Enola Holmes (Millie Bobby Brown) is a spunky teenage detective whose resilience prevents her from being crushed by the social mores and expectations of Victorian England. When her eccentric mother (Helena Bonham Carter) disappears on her 16th birthday, Enola—who keeps reminding us her name is “alone” backwards—sets out to find her erstwhile parent. This brings her into conflict with her older, established brothers: eldest brother Mycroft (Sam Claflin) is “in government”, and middle child Sherlock (Henry Cavill) is just beginning to make his name as a gentleman detective. Enola, largely forgotten by her brothers, finds herself the unwilling subject of their authority after her mother’s disappearance, and so escapes into London, searching for her mother while evading her brothers.


Adapted by Jack Thorne from Nancy Springer’s YA mystery series, Enola Holmes is an enormously enjoyable film, carried capably by a winsome performance by Brown, with a side helping from Claflin playing Mycroft as a comedy villain, complete with Snidely Whiplash mustache—this might be my favorite take on Mycroft in recent memory—and especially Cavill as a dashing Sherlock. (I think the secret to Henry Cavill being interesting on screen is to let him play spy-types, see also: The Man from U.N.C.L.E and Mission: Impossible – Fallout. I will not be shocked if he ends up the next James Bond.) Enola more than holds her own against her brothers, particularly Sherlock who matches wits with her, though his disinterest in people often sets him on the wrong foot with his sister, and Brown is fully capable of managing a scene against much older actors of tremendous presence. Part of what makes Holmes so fun is watching Enola get one over on her brothers, and Brown bouncing off solid performers like Claflin, Cavill, and Burn Gorman (who plays a hilariously determined Victorian terminator). 

Where Holmes falls a little flat is in the main “case” Enola works involving a runaway young lord, the Viscount Tewksbury, Marquess Basilwether (Louis Partridge, looking like a One Direction outcast). Don’t get me started on how annoying it is that everyone makes the effort to pronounce “marquess” correctly while the title is that f-cked up, but the case is not flat because of the mystery itself. No, the mystery is good. It’s not terribly hard to figure out, but it’s well constructed and it’s nice touch that Enola’s deductive skills rest on her ability to read people emotionally, something Sherlock can’t do. The problem is more that compared to Claflin and Cavill, Brown doesn’t have great chemistry with Partridge. I don’t mean romantically, though there is a “first crush” angle, but more that when Brown is on screen with Partridge, Holmes loses a little sparkle. The film is much more engaging when Enola is matching wits with literally anyone else, whenever she has to stop and save Tewksbury, the film loses a little momentum.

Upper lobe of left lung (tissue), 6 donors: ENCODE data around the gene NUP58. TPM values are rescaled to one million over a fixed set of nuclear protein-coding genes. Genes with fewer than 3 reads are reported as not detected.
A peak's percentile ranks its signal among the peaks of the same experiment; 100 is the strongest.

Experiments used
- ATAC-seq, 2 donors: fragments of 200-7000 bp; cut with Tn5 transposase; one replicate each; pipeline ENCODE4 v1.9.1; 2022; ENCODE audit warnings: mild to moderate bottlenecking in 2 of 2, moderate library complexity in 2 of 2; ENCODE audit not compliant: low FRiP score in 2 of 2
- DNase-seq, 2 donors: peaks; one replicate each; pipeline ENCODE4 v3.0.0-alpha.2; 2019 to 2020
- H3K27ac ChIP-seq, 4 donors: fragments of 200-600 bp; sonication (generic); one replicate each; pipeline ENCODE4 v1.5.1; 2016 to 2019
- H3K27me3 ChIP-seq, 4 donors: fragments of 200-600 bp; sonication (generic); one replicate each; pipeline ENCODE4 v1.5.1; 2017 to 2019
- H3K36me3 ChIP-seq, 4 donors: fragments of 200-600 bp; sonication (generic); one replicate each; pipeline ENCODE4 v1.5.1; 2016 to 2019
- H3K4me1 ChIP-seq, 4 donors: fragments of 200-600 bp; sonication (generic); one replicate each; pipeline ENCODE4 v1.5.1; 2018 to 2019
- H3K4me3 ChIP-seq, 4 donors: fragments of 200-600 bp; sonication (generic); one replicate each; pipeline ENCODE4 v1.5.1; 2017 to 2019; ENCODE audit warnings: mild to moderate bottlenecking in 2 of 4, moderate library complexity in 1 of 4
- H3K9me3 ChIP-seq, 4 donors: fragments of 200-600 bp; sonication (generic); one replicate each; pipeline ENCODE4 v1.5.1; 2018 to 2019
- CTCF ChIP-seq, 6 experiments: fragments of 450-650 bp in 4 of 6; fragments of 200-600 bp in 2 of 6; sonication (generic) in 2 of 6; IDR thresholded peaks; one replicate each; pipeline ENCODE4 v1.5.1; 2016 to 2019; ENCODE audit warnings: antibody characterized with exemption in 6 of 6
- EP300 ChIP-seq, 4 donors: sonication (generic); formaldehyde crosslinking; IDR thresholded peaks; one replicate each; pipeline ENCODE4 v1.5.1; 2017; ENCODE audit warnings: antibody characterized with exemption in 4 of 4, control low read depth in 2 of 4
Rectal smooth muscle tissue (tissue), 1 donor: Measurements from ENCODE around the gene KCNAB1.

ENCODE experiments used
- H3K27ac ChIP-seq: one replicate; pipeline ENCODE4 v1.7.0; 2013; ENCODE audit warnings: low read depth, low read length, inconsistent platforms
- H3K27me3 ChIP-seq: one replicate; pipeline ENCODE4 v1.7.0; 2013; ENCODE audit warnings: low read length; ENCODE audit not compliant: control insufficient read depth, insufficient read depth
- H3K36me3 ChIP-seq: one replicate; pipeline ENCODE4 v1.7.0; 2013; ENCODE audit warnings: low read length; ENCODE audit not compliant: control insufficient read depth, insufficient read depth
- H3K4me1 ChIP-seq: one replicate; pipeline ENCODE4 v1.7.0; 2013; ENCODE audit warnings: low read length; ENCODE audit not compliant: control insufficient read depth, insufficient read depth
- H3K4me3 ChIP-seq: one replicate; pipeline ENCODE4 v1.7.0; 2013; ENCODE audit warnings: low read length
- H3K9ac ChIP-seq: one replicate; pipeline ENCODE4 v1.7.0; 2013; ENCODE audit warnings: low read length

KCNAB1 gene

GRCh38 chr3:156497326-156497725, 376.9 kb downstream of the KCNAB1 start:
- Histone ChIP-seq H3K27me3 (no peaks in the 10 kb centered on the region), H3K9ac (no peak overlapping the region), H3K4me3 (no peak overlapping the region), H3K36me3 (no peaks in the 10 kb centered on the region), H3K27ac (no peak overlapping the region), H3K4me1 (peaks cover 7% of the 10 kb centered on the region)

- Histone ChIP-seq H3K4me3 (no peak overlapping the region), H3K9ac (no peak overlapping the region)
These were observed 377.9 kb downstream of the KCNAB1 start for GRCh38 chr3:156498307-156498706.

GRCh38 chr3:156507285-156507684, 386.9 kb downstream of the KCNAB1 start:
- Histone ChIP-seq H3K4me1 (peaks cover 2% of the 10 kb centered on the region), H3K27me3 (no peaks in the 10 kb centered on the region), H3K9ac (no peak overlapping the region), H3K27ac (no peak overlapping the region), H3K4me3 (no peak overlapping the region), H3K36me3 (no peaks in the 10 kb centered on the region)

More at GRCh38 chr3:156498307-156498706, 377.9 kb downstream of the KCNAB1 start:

But that is a minor complaint in what is otherwise an immensely fun caper comedy. Brown frequently breaks the fourth wall to talk to the audience—director Harry Bradbeer is a veteran of Fleabag and smoothly integrates the breaks into the action—and she, like Phoebe Waller-Bridge, has the panache to pull it off without it feeling gimmicky. The performer-character match of Brown and Enola is perfect and should be instantly indelible, not unlike Harrison Ford and Indiana Jones or RDJ and Tony Stark. Enola Holmes is also a very good-looking film, with a jaunty score from Daniel Pemberton that features a memorable theme for Enola. This has all the hallmarks of the beginning of a great franchise, it just remains to be seen if Netflix can support such a thing. That’s a question for another day, what I know right now is that Enola Holmes is engaging, fun, witty, and features a brilliant protagonist. This is the most fun I’ve had with a young adult adventure film since Harry Potter, and Enola is a worthy successor to the scrappy teen hero(ine) crown.